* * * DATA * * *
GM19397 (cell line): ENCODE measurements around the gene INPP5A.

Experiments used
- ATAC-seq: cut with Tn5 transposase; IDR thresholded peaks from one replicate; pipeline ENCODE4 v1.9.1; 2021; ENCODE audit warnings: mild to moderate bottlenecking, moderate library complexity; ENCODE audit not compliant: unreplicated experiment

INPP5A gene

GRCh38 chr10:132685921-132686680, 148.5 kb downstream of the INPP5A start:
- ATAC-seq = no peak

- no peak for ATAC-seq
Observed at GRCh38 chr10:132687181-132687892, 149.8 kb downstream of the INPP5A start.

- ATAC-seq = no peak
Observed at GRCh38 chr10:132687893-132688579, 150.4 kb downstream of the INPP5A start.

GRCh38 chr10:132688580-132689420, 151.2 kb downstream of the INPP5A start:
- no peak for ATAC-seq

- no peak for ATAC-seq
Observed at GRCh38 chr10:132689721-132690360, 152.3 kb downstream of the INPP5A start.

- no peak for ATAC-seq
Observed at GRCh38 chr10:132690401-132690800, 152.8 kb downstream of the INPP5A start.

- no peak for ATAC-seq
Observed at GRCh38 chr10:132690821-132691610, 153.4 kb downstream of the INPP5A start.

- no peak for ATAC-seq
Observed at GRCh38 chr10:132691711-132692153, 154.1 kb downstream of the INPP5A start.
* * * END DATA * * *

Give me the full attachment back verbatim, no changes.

GM19397 (cell line): ENCODE measurements around the gene INPP5A.

Experiments used
- ATAC-seq: cut with Tn5 transposase; IDR thresholded peaks from one replicate; pipeline ENCODE4 v1.9.1; 2021; ENCODE audit warnings: mild to moderate bottlenecking, moderate library complexity; ENCODE audit not compliant: unreplicated experiment

INPP5A gene

GRCh38 chr10:132685921-132686680, 148.5 kb downstream of the INPP5A start:
- ATAC-seq = no peak

- no peak for ATAC-seq
Observed at GRCh38 chr10:132687181-132687892, 149.8 kb downstream of the INPP5A start.

- ATAC-seq = no peak
Observed at GRCh38 chr10:132687893-132688579, 150.4 kb downstream of the INPP5A start.

GRCh38 chr10:132688580-132689420, 151.2 kb downstream of the INPP5A start:
- no peak for ATAC-seq

- no peak for ATAC-seq
Observed at GRCh38 chr10:132689721-132690360, 152.3 kb downstream of the INPP5A start.

- no peak for ATAC-seq
Observed at GRCh38 chr10:132690401-132690800, 152.8 kb downstream of the INPP5A start.

- no peak for ATAC-seq
Observed at GRCh38 chr10:132690821-132691610, 153.4 kb downstream of the INPP5A start.

- no peak for ATAC-seq
Observed at GRCh38 chr10:132691711-132692153, 154.1 kb downstream of the INPP5A start.